23. Let kids cook with their friends. If your kids are small, set up a “cooking class” for your children and a few pals in your own kitchen. If your kids are teens, let them sign up together for a class at a cooking school to learn pastry techniques or the secrets of French cuisine. Encourage kids of any age to start a regular cooking club. It’s a great way for them to socialize while learning useful skills. They can create menus and shopping lists, then cook the dishes they’ve chosen. Let them build on their interests. They may want to devote one session to making foods mentioned in a favorite movie and the next session to making bento-box lunches. Or set up a cooking competition like “Top Chef” for kids or families, except with less pressure and a lot more fun.
24. Plant and harvest crops within days by growing sprouts in a jar.
25. If you haven’t made them, give okra chips a try.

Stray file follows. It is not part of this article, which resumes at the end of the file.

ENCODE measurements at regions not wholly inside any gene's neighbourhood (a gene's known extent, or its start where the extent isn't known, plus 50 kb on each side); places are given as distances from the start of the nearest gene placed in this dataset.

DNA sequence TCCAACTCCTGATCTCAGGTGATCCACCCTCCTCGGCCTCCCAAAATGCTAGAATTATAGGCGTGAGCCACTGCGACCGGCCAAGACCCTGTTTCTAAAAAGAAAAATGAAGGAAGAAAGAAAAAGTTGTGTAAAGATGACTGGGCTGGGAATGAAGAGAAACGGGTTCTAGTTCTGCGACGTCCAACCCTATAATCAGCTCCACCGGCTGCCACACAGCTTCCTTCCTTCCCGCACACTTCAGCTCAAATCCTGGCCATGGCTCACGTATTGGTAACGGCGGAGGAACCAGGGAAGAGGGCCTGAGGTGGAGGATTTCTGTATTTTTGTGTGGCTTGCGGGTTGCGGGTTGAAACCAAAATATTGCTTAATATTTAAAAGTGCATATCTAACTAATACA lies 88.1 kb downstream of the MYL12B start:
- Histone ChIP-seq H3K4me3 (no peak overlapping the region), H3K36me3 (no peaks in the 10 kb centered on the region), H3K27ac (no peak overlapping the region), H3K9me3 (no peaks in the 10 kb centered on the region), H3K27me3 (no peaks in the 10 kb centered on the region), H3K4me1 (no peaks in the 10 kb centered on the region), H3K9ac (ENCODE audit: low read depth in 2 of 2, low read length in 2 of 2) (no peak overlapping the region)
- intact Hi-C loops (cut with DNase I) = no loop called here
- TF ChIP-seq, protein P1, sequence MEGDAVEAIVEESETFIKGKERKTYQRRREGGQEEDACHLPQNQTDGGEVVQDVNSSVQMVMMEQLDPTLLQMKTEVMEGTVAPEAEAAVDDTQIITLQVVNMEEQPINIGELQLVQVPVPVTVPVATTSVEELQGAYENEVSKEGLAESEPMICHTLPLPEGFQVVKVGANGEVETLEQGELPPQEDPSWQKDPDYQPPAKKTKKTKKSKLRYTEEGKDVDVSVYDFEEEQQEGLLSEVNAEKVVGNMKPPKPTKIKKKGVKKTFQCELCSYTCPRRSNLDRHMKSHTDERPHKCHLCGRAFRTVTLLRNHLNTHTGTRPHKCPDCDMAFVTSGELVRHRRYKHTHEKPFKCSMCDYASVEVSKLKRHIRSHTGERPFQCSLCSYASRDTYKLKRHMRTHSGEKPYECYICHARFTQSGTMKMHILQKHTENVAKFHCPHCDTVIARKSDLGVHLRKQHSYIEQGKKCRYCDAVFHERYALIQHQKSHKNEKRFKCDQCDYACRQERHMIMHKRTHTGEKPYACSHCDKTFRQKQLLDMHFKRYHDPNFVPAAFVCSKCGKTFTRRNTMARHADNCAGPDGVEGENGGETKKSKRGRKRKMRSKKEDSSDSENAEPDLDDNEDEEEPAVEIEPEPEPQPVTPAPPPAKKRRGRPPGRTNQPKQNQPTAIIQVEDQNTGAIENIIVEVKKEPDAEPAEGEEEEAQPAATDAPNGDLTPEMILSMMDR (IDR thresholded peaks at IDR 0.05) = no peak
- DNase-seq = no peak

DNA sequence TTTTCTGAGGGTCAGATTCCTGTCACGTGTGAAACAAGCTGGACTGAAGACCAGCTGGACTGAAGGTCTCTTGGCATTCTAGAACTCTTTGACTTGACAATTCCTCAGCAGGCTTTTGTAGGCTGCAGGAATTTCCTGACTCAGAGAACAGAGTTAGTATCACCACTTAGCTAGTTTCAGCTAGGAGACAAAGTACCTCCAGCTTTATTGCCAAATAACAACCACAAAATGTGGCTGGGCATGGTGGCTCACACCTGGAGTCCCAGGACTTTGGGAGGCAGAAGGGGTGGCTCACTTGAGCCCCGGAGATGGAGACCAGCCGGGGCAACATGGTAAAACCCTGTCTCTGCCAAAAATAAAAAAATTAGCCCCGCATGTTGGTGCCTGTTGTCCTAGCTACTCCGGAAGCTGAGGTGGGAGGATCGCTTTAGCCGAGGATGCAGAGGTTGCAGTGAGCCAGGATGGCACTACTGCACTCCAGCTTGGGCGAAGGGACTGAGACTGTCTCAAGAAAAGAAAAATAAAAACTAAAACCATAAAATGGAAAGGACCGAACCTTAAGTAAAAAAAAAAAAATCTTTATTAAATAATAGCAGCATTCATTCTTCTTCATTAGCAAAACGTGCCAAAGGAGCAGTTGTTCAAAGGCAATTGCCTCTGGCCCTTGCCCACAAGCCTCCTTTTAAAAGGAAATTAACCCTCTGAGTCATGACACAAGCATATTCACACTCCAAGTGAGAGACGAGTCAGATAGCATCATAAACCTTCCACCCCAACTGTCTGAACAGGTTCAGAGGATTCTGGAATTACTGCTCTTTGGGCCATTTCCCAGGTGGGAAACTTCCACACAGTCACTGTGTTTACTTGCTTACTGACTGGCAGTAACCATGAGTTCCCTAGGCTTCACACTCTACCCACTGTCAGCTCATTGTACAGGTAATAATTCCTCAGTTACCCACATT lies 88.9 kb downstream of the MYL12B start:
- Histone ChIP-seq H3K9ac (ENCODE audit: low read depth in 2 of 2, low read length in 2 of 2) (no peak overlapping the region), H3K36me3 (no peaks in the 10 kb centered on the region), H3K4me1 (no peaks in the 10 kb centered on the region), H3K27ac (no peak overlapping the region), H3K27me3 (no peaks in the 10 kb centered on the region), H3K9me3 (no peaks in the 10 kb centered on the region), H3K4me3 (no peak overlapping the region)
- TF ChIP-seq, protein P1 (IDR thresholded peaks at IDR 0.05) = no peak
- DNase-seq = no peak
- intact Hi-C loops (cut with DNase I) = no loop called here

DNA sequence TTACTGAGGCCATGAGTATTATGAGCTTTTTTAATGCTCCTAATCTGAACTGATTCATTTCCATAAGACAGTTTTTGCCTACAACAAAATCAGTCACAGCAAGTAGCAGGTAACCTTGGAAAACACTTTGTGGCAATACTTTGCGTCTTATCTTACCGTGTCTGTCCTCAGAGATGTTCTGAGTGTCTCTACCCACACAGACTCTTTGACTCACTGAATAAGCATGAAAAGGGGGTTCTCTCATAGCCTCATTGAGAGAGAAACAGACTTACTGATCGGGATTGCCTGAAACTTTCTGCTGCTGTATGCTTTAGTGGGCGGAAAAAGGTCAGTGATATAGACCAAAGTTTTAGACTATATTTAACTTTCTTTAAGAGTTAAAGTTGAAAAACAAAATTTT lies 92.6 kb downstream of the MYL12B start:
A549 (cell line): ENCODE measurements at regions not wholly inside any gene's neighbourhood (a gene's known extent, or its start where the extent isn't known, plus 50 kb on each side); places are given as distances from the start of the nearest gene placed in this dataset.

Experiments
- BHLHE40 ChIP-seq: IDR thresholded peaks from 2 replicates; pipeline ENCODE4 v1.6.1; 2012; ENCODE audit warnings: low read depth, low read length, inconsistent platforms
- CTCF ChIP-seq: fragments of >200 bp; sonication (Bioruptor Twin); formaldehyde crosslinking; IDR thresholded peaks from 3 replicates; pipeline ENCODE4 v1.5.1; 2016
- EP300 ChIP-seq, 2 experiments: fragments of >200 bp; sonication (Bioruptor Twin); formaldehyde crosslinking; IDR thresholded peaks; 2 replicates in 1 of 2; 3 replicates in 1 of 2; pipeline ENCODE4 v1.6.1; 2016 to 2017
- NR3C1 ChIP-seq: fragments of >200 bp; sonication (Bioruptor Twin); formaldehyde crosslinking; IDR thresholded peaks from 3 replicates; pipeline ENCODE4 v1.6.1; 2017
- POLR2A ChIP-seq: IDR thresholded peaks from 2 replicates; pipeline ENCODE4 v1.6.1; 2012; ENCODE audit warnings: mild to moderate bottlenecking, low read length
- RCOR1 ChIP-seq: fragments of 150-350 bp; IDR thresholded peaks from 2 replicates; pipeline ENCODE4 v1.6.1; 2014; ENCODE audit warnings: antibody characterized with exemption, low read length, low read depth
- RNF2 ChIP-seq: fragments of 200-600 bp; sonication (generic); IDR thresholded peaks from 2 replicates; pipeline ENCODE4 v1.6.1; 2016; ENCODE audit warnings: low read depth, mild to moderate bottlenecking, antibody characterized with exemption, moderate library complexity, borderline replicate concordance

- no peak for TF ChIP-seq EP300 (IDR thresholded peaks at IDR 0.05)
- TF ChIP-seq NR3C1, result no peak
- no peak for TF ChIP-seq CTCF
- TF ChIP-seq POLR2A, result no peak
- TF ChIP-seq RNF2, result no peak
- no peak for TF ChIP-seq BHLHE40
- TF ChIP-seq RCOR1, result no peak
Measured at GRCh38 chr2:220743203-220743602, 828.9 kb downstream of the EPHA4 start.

27. Eat the occasional color-themed meal. An all green lunch might include a green smoothie, celery sticks, split pea spread rolled in spinach wraps, and green grapes. An all white lunch might be steamed cauliflower with lots of white cheddar or provolone melted over it, mashed potatoes, white milk, and banana chunks rolled in dried coconut. Make sure you let the kids help you plan and prepare them.
29. Make cake in a mug.
30. Shrink it. Kids tend to appreciate things on a scale that makes them feel larger. Every now and then, let your children eat from tiny dishes. No need for a tea set, you probably have the right sizes in your cupboard. Use the smallest appetizer plate for a dinner plate, a custard cup or ramekin for soup or cereal, and a shot glass or other tiny vessel for milk or juice. Baby forks and spoons are perfect miniature utensils. Smaller dish size automatically scales down portion size, meaning kids will actually have room for second helpings. Encourage them to serve themselves. They can refill glasses using a tiny pitcher, creamer, or even a small measuring cup with a spout. I know teenagers who still think that eating with tiny dishes is a hoot.